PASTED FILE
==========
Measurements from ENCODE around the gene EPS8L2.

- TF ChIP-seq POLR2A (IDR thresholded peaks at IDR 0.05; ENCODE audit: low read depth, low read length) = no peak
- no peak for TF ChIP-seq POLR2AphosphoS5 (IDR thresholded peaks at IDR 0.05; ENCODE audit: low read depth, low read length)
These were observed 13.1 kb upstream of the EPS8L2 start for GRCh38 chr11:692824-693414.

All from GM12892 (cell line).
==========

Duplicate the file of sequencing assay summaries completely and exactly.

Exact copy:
Measurements from ENCODE around the gene EPS8L2.

- TF ChIP-seq POLR2A (IDR thresholded peaks at IDR 0.05; ENCODE audit: low read depth, low read length) = no peak
- no peak for TF ChIP-seq POLR2AphosphoS5 (IDR thresholded peaks at IDR 0.05; ENCODE audit: low read depth, low read length)
These were observed 13.1 kb upstream of the EPS8L2 start for GRCh38 chr11:692824-693414.

All from GM12892 (cell line).